Mobile users caught out by internet charges
Mobile phone customers are being caught out by data usage limits - and facing hefty bills as a result, claims the Communications Ombudsman.
In its latest report, the Communications Ombudsman says it has seen an increase in the number of customers complaining about data services since mobile phone providers have stopped offering free data usage.
Andrew Bradley, spokesperson for the Ombudsman, says: "Customers come to us and say they haven't been given enough information by their mobile phone provider about the data usage charges.
"And while consumers should be aware of what they are paying for it's the phone companies' responsibility to make this information as clear as possible. If something says 'unlimited' it should be unlimited," says Bradley.
He adds: "The complexity of smartphones means that some consumers are not even aware that they are downloading large volumes of data, and find out only when the charges are spotted by the provider, or in some cases not until they get the bill."
Phone companies respond
Mobile phone companies have responded strongly to the Ombudsman's claims.
Vodafone says it doesn't use the term "unlimited data at all" and notifies customers by text if they are close to their usage limits.
O2 says it abandoned the term 'unlimited' a year ago and now only offers data bolt-ons.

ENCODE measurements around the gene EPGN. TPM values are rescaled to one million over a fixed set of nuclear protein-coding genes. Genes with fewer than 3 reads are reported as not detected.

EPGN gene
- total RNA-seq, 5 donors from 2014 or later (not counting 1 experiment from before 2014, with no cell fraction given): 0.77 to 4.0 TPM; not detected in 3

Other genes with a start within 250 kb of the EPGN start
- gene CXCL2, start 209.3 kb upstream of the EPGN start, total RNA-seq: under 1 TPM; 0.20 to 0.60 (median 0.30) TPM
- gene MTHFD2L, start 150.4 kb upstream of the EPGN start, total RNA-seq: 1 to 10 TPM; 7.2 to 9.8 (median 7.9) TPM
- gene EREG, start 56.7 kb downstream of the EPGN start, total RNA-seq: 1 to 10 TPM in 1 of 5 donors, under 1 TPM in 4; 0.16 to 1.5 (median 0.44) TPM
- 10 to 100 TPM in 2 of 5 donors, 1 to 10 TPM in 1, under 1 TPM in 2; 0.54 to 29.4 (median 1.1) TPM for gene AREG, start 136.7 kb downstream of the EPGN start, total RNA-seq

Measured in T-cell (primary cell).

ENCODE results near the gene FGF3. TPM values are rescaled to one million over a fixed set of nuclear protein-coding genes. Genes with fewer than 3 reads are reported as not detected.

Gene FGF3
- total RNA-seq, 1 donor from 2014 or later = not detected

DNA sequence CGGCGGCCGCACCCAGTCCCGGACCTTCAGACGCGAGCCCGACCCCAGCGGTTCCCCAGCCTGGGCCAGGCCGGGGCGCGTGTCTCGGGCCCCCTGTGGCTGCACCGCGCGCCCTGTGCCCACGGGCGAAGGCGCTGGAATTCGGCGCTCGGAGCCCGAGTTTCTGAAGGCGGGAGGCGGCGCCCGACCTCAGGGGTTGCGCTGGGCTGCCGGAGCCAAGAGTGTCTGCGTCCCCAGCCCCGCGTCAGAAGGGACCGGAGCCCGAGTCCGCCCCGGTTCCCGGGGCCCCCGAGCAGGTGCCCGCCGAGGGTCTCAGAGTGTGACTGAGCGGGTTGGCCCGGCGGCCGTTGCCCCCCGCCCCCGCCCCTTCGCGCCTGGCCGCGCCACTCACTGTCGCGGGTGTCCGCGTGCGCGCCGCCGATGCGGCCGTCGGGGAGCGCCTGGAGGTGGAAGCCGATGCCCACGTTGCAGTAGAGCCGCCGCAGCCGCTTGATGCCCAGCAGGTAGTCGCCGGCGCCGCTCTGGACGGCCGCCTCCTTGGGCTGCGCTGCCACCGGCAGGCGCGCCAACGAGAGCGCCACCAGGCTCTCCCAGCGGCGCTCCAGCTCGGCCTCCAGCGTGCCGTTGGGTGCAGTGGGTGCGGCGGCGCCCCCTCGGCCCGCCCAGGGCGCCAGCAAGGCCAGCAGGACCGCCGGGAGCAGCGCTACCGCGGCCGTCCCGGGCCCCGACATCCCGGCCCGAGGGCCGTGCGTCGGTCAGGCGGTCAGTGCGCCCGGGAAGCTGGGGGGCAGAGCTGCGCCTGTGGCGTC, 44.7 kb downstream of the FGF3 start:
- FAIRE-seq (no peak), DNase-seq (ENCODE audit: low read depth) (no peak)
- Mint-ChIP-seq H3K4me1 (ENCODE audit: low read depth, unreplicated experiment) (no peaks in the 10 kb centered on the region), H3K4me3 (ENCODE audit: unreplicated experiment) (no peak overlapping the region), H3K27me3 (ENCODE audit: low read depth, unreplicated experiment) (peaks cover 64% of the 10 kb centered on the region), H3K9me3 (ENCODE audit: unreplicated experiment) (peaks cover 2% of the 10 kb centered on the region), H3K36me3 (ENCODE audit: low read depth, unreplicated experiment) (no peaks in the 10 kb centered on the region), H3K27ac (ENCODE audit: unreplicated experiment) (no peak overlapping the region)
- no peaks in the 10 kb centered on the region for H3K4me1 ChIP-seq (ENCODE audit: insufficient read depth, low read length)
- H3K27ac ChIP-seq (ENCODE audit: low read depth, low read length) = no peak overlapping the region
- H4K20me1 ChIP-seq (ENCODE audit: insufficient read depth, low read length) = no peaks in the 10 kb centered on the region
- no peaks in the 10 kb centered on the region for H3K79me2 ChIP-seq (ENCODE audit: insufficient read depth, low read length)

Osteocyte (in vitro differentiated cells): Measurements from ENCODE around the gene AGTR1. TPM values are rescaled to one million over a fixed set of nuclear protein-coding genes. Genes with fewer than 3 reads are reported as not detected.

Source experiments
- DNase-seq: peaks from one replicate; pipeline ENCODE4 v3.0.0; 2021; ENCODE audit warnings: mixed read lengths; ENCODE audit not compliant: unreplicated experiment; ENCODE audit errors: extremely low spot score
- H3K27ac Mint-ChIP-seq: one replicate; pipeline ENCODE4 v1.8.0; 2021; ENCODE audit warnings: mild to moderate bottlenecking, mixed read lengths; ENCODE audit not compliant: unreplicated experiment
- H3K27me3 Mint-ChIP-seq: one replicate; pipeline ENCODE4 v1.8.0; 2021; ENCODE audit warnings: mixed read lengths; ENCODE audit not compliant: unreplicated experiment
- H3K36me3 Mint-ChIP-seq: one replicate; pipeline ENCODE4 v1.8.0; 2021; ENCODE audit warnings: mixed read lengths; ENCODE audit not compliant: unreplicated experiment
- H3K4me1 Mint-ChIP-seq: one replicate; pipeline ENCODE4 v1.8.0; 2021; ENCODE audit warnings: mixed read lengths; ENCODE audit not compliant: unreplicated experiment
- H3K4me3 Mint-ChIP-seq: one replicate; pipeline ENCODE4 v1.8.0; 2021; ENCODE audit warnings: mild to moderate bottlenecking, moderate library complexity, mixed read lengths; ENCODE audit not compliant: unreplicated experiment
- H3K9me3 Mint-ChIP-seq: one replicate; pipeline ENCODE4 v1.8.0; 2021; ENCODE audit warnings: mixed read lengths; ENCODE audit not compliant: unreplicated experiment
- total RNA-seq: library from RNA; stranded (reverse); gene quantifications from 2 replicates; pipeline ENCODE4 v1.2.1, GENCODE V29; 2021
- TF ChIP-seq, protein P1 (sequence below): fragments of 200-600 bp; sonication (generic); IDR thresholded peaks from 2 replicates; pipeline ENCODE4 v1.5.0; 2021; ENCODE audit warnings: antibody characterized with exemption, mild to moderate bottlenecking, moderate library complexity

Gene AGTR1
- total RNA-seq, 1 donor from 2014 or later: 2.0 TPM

"Once a customer is close to going over the usage limit on their bolt-on, O2 will send a text to warn them. They can then choose to pay for more data or once usage is reached they won't be able to download or use the internet other than to browse," says O2 spokesperson Andrew Cocks.
T-Mobile takes a similar stance. It's fair use policy for internet usage promises customers they will never pay more than their fixed monthly cost. If they go over their limit they won't be able to download anymore, but they can still browse online and check emails.
However, the Communications Ombudsman doesn't think providers are doing enough.
"While service providers do generally say that they will notify consumers when they are getting near their limits, alerts are sometimes missed, especially if they are sent by text to a stolen phone," the Ombudsman report warns.
Three is the only mobile phone network to still offer unlimited data packages, with its 'all-you-can-eat' data packages.
If you feel your bill is unreasonably high due to a lack of - or misleading - information you should contact the Communications Ombudsman via its helpline 0330 440 1624 or go to ombudsman-services.org to submit the relevant form.
If you’ve have a complaint about a financial service product you have bought but the company you bought it from refuses to resolve your problem after eight weeks, the Ombudsman can help. The Ombudsman will investigate and resolve the matter. The Ombudsman is independent and its service is free to consumers. The Ombudsman may find in the company’s favour but consumers don’t have accept its decision and are always free to go to court instead. But if they do accept an Ombudsman’s decision, it is binding both on them and on the business.